This week, when the University announced a 4.8 percent increase in tuition and room and board for the 2010-11 academic year, President Levin sought to be reassuring. Despite a financial crisis, he said, Yale would continue to be among the least expensive Ivy League universities. Parents of students on financial aid wouldn’t experience any term bill increase at all. And the hike would be accompanied by a 10 percent increase in financial aid expenditures, to boot.
But more stealthily hidden in his announcement was a much more insidious change: a 15 percent increase in the “self-help” requirement of students on financial aid — from $2,600 this year to $3,000 next.
Yale’s self-help requirement is rooted in an American ethic of hard work. The policy, that all students “receiving financial aid are expected to contribute to their education,” as the University said in a statement, means that students are confronted with two ways to meet the obligation. They can choose either to emerge at graduation more than $10,000 in debt, or work a campus job, earning on average $12.50 an hour. To accumulate $3,000 in a year at that rate, one would need to work 240 hours, or about 10 hours each week during the entirety of the academic year.
To be sure, there are few students who would not gladly work in exchange for the education they receive. For the more than 50 percent of Yale College students who receive some form of financial aid, there is no expectation of a handout. But in practice, only a certain type of Yale student need be burdened with satisfying these paternal expectations: the poorest.
Working students have the same obligations as all Yalies, attending class for perhaps 10 hours a week and studying for 20. If this week’s decision has sent no other message, it’s been that for the most needy, work has become as equally important as class time. The minimum obligations working students have are a third greater than the other half of Yale’s students, and it puts them at a competitive disadvantage in actively immersing themselves in extracurricular Yale.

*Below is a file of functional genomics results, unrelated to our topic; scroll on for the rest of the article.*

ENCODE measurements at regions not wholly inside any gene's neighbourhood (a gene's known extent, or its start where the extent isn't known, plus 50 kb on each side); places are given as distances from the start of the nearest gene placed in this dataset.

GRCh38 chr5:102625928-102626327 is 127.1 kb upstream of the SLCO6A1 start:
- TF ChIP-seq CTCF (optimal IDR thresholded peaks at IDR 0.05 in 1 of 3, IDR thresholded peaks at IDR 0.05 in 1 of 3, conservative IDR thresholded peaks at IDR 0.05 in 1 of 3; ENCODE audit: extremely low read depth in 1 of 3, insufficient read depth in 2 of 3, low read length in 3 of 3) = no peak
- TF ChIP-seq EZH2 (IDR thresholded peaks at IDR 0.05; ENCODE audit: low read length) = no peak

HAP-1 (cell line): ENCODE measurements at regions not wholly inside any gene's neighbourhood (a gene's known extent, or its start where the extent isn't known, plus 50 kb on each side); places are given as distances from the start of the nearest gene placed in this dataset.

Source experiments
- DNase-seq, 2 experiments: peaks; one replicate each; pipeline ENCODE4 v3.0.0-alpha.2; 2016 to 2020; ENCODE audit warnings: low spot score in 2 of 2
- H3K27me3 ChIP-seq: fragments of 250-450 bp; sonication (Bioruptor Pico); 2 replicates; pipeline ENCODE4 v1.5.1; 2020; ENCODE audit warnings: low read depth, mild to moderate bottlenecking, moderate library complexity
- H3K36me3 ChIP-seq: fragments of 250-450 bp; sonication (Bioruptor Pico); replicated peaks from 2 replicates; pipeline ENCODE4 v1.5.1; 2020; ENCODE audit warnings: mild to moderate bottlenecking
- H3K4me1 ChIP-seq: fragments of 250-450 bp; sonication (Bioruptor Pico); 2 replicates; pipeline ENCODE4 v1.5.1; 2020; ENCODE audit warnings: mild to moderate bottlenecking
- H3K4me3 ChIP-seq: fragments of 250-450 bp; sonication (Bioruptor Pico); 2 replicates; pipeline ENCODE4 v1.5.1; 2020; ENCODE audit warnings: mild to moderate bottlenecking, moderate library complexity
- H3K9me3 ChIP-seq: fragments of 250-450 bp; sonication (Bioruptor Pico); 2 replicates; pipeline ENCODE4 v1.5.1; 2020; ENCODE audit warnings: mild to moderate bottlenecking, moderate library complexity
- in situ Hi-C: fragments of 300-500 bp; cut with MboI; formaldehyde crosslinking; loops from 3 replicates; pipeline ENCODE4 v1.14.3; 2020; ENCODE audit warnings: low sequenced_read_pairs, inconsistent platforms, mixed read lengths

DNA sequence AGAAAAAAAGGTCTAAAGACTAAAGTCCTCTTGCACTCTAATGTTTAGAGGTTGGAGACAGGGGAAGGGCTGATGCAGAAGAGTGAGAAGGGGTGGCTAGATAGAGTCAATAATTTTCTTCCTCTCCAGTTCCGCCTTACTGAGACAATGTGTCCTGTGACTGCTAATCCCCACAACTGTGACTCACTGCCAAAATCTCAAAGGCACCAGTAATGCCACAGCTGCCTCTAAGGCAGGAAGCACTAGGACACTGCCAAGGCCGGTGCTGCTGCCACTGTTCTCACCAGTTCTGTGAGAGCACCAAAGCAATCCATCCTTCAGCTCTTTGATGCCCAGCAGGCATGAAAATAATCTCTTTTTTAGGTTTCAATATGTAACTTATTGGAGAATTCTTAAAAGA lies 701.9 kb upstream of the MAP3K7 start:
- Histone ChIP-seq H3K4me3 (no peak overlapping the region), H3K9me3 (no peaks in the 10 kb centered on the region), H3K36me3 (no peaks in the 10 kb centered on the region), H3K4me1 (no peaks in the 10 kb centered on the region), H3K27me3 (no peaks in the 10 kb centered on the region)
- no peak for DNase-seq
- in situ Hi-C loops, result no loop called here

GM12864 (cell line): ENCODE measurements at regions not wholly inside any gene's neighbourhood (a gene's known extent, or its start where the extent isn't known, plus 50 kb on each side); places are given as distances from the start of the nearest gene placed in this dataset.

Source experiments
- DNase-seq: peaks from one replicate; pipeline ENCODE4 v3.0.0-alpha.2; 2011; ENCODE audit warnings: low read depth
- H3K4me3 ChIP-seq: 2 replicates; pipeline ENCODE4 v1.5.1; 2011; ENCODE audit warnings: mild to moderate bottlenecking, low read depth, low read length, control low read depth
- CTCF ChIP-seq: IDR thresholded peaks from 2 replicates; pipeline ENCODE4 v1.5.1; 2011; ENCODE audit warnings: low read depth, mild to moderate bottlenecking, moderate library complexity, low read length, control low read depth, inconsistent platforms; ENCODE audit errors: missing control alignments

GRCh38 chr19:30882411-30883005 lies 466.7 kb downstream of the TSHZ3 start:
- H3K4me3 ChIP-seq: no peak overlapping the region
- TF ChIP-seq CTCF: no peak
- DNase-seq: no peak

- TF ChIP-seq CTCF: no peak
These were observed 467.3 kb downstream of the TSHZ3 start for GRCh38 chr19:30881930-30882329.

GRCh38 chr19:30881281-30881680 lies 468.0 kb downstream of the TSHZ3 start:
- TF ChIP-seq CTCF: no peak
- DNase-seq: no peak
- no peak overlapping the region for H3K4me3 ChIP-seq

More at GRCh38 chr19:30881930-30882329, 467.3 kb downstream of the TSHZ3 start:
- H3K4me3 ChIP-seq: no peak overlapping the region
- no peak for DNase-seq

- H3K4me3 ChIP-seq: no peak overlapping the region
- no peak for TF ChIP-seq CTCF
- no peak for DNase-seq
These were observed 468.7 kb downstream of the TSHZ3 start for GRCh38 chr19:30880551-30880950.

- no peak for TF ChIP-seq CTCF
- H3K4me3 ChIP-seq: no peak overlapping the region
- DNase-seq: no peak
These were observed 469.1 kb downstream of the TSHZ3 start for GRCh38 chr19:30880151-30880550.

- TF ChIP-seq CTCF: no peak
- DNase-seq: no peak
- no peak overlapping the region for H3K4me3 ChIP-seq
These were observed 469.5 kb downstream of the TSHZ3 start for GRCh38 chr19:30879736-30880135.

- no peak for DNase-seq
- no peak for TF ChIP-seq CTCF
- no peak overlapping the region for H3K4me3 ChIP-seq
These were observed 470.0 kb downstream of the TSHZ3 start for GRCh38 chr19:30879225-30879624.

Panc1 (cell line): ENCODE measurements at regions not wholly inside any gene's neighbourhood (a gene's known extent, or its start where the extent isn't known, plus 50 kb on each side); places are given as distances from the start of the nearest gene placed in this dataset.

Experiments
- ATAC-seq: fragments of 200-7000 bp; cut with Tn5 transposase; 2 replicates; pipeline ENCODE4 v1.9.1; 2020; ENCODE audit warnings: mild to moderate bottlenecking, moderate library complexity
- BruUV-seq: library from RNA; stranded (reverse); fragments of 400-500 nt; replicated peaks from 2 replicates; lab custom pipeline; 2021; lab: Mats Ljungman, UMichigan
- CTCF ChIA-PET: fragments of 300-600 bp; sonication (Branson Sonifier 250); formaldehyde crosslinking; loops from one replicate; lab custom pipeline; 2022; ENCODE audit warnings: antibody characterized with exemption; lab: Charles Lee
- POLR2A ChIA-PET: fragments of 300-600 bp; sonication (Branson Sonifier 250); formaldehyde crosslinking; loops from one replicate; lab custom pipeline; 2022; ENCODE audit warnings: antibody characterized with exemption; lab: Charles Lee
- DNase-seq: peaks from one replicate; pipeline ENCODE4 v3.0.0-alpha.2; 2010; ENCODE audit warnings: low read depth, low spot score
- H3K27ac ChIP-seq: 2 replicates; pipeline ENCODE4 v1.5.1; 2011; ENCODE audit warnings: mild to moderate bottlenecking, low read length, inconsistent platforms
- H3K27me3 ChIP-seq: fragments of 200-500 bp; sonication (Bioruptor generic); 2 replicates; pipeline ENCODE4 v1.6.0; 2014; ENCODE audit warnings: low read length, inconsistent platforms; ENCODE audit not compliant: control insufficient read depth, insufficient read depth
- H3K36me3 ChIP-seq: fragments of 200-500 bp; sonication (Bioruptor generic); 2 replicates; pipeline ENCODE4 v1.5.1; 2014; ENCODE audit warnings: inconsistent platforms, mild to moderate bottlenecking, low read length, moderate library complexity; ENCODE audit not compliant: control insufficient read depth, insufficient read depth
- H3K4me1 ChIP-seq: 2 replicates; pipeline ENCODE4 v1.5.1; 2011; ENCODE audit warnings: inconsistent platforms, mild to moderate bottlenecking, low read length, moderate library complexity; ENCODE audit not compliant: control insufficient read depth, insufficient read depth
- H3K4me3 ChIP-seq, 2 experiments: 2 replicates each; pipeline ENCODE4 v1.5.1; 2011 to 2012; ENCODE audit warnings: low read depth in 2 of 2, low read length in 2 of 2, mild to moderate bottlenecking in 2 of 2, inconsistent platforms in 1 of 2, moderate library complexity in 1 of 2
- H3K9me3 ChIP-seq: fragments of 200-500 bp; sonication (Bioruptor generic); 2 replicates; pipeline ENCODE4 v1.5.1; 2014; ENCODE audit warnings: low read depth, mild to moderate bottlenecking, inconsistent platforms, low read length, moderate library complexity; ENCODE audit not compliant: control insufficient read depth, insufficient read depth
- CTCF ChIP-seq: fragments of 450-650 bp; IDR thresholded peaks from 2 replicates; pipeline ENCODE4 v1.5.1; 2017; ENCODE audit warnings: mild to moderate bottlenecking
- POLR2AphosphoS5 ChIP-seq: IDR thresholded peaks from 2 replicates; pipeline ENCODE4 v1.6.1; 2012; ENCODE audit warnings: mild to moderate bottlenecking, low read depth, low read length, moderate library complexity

The $400 increase (six times the rate of inflation) may seem trivial to many Yale students and apparently seemed that way to Yale’s administrators. For students fulfilling a self-help requirement, however, it means working an hour and 15 minutes more each week.
Meanwhile, much like the federal government’s cap on Social Security payroll taxes, the highest earning of Yale’s families continue to benefit from a flat-rate fee system. Though financial aid operates on a sliding scale according to need, there is no such sliding payment obligation for families according to their ability to pay. In this sense, the problem with Yale’s tuition isn’t that it’s too high. It’s that it’s too low. This week’s decision compounds the regressive system.
When the University announced a 3.5 percent term bill increase in 2001, President Levin boasted that “no students receiving financial aid from Yale will have to pay any increase next year if their financial circumstances remain the same.” Levin can’t say the same this year, and sure enough, he very carefully didn’t. “Parents of students receiving financial aid will not experience any increase in the amount they contribute to support their children’s education,” he said Tuesday.
Though the university calls the fee a “self-help” contribution, in reality, there’s nothing preventing Yale parents from paying. Only for some students is “self-help” actually self-help. Hit hardest now are students whose parents were never paying anything at all, and can’t afford to contribute to the costs that routinely arise with college life. They’ve never able to contribute to costs for textbooks or travel. They’ve never been able to contribute to their children’s “self-help.” These are students who have long since become accustomed to paying these costs themselves, and thanks to Yale, will do so next year more still.
Yale officials shrugged off the increase by pointing to opportunities for on-campus work, despite how difficult such jobs have become to obtain, much less reconcile with class schedules at increasingly long hours. In exchange for the paltry $1.1 million in additional revenue Yale will yield from the increase, working students — as busy and overburdened as other Yalies — will be forced to work more each week. It’s a burden that more than half of Yale students will never have to bear in exchange for the privilege of attending this university.
If only we were all so privileged.
Ryan Nees is a sophomore in Trumbull College.